Sign in to your individual, family, pair, or group account to start earning virtual badges for reading, attending community events, attending library programs, attending programs put on by one of our partners, visiting places in our community, using the library, or for activities you come up with on your own. As you complete activities, click 'Claim' next to the appropriate badge to get that badge. Publish your earned badges and write reviews of your activities to share your experiences with other Connect Your Summer participants.
Connect Your Summer is designed to be completed online, at your own pace, when it is convenient for you. Want to mark your badge completed at 10:30 at night? No problem! Do you find it tough to keep track of reading logs for every member of your family? There are no more paper logs to keep track of (or lose!). Have you wished you could take a solitary activity and make it a group event? Now you can — create a new account to register for Connect Your Summer as a group, and because it's one program designed for all ages, you can earn your badges together.
I am proud of the work my staff has done to create this innovative new program that turns the traditional library Summer program on its head and allows for multiple ways to participate, at a level that you can tailor to meet your needs. Our overarching goal with Connect Your Summer is to encourage you to make connections within your community. I think that you, your family, and your friends will enjoy the variety of ways you can use Connect Your Summer to learn more about your neighbors and the entire Canton community.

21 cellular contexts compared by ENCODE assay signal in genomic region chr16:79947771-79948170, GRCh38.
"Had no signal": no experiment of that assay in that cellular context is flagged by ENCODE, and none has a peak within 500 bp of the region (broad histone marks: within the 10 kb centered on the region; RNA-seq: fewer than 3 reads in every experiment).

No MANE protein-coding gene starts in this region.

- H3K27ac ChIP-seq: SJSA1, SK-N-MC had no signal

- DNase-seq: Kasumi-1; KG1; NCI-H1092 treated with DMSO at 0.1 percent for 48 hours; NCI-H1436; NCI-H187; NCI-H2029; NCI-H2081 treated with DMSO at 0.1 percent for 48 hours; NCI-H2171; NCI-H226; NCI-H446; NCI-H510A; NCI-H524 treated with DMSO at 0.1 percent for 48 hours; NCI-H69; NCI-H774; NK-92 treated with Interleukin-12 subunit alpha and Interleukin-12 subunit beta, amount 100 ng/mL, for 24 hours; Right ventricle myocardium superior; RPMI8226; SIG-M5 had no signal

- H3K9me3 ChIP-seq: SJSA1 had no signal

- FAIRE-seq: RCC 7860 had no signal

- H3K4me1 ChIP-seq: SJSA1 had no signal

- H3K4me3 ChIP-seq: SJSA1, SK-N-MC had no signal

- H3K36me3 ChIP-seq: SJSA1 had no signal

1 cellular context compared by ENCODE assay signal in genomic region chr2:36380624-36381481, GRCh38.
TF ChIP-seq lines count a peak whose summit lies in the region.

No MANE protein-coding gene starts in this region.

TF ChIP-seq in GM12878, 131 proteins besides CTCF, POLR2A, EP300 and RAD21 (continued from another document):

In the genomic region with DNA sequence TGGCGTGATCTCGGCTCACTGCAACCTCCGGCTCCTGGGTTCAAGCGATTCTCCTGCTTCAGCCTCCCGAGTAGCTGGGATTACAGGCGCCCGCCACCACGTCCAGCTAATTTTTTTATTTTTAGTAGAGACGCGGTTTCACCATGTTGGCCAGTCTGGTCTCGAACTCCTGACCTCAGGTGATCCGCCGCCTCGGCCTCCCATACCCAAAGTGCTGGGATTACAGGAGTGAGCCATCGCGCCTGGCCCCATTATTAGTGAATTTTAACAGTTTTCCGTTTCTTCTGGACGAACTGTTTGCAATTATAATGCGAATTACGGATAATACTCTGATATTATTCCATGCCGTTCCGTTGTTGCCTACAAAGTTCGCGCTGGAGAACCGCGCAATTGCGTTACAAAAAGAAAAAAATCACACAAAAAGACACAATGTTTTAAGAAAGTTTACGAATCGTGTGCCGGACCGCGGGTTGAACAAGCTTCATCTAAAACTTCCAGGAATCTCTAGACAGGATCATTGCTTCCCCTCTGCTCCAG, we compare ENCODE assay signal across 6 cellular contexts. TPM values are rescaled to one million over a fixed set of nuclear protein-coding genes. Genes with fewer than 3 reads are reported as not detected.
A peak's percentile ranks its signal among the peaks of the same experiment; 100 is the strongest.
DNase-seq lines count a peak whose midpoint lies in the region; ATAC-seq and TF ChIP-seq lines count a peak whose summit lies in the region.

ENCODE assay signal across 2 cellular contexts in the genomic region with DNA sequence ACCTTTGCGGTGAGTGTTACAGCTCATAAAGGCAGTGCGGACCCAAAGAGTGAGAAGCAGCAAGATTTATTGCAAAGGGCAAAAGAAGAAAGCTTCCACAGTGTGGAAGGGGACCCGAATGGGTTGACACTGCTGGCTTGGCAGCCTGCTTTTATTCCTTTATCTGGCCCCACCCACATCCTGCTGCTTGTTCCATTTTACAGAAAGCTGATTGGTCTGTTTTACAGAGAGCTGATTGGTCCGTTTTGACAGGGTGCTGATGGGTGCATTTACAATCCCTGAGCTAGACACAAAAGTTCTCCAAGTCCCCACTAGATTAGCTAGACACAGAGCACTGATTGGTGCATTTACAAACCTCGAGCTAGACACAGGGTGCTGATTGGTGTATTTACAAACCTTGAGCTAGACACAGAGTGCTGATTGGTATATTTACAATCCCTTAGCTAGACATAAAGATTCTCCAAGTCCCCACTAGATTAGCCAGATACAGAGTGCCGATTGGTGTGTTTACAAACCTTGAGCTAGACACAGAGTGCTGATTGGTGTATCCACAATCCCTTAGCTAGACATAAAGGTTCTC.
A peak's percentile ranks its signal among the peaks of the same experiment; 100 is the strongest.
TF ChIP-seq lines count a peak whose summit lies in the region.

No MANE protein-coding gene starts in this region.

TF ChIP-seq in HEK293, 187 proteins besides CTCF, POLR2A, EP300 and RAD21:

Eva M. Davis, Director
In preparation for their anticipated closing due to lack of funding, the Garden City Public Library has announced that the last day they will lend materials is Thursday, May 26, 2011. GCPL will remain open to the public to use materials within the building until June 25, 2011.
The newly-created library board's announcement that they will open the Romulus Public Library for eight hours, one day per week, through the first week of July, and their plan to fund the library at .12 mills after that for service three days per week, is a great start to getting the new independent library started.
In preparation for their anticipated closing on May 1, the Romulus Public Library has stopped checking out all materials. As a member of The Library Network cooperative, the Romulus Public Library had a reciprocal borrowing agreement in place that allowed you to use neighboring libraries.
While we here at the Canton Public Library are happy to reciprocate with other communities, that reciprocity is based on mutual sharing; we cannot bear the financial burden of serving Romulus residents when Romulus is eliminating funding for their library.